Remember 2020, the year that life as we knew it was thrown a curveball we coined as COVID-19? When the pandemic was so troublesome that Major League Baseball conducted a 60-game “fake” season?
Well, the virus has not gone away, and it's thrown a wrench into the the gears of the first week of Major League Baseball's regular season.
The Nationals’ opening series against the New York Mets has now been postponed to a later date, out of “an abundance of caution” surrounding confirmed positive tests for COVID-19 within Washington’s organization.
All 30 teams across the league were scheduled to play ball on Thursday. It was going to be the first time in decades that all 30 teams opened their season on the same day, and the Nationals were slated to host the Mets in the primetime ESPN slot. But the pandemic had other ideas, forcing ESPN’s nightcap to be postponed and the Nationals to enter a “Mike Rizzo mandated quarantine”.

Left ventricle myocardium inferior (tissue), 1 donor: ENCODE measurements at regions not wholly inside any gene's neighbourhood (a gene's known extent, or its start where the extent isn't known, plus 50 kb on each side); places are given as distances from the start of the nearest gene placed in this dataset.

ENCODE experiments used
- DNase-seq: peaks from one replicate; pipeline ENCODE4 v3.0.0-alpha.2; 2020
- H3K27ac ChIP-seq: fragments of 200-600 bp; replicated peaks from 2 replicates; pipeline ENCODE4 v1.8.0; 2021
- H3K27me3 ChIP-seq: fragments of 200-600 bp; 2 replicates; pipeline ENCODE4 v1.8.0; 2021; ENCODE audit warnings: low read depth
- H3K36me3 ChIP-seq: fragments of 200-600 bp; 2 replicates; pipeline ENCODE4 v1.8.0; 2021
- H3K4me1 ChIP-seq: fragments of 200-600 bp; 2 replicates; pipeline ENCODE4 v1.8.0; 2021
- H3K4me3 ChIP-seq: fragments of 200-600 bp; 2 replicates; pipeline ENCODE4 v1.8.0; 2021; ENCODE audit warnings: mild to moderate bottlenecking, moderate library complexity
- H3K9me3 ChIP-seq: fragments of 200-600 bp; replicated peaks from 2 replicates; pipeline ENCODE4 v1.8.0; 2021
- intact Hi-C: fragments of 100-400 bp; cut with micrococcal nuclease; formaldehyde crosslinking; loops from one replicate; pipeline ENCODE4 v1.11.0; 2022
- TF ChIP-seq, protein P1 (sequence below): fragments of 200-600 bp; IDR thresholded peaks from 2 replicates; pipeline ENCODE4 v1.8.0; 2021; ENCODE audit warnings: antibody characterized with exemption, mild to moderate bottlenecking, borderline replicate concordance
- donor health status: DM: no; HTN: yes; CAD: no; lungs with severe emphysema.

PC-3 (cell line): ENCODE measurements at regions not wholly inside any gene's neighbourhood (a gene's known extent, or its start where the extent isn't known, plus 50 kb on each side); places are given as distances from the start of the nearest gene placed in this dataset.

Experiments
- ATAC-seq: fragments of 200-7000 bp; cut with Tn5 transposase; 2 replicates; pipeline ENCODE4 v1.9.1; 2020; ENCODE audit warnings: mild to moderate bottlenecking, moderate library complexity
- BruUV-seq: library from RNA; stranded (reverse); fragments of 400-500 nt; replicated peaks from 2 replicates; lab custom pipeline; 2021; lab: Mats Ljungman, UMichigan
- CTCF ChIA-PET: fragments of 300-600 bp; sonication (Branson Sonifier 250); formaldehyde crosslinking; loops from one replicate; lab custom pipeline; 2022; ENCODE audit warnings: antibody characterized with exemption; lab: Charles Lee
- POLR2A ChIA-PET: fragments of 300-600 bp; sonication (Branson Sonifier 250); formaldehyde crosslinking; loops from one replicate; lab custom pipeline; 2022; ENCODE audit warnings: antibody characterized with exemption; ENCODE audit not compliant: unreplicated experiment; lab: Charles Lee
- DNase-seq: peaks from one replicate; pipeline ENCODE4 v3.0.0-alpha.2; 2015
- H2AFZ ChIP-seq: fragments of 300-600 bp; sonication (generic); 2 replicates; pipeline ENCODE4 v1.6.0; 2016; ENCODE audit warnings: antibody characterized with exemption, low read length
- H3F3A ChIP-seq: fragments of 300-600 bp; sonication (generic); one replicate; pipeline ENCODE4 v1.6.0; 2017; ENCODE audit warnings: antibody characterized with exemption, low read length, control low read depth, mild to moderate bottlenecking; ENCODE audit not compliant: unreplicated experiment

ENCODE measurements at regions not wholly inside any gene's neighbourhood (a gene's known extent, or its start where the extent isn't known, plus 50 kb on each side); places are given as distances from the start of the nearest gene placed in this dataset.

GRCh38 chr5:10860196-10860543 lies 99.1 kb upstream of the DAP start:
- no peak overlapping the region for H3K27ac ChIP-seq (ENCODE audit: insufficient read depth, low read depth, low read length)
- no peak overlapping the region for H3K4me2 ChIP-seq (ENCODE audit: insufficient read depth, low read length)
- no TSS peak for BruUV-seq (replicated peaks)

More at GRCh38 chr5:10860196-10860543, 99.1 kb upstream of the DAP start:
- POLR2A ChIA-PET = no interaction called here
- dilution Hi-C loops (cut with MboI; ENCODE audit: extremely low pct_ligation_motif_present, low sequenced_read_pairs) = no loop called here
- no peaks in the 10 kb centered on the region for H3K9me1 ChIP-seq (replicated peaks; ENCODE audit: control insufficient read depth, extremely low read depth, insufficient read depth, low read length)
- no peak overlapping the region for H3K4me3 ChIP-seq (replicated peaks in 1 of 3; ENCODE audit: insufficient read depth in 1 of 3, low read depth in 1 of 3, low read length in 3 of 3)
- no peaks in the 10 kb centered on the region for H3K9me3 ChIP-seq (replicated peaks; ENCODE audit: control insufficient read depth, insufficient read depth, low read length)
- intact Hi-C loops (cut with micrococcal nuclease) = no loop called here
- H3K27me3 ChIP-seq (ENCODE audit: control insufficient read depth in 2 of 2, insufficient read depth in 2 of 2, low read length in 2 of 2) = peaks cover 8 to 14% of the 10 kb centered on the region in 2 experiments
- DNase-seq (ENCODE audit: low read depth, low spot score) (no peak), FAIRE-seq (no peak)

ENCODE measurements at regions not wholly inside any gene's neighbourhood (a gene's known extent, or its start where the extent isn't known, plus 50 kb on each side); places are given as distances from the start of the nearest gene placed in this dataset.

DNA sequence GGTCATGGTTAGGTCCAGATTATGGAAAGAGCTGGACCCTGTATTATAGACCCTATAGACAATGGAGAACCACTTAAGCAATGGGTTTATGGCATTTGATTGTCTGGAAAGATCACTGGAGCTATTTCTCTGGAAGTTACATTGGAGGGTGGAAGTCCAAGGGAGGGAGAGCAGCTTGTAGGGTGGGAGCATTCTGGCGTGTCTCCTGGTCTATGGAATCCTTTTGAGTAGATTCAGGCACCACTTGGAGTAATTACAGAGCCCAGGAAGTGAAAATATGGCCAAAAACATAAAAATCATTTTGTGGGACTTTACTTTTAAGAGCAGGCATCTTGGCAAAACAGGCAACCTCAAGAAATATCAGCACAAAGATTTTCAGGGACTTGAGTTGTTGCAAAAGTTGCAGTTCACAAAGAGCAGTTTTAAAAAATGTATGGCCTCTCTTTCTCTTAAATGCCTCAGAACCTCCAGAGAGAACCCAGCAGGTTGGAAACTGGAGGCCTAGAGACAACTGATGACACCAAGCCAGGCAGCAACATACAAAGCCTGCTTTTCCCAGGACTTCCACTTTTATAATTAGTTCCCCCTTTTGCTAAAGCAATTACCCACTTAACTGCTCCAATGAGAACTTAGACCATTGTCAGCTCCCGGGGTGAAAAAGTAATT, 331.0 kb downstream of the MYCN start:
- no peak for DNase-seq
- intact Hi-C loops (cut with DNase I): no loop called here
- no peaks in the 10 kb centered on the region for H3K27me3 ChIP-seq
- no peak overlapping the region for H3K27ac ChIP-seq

The process leading up to the postponement was eventful. The chaos started on Wednesday afternoon, when it was reported that someone within the team had tested positive for the virus. News later broke that the positive test would likely impact the Opening Day roster, and would also force five people (including a staff member) to enter quarantine due to close contact.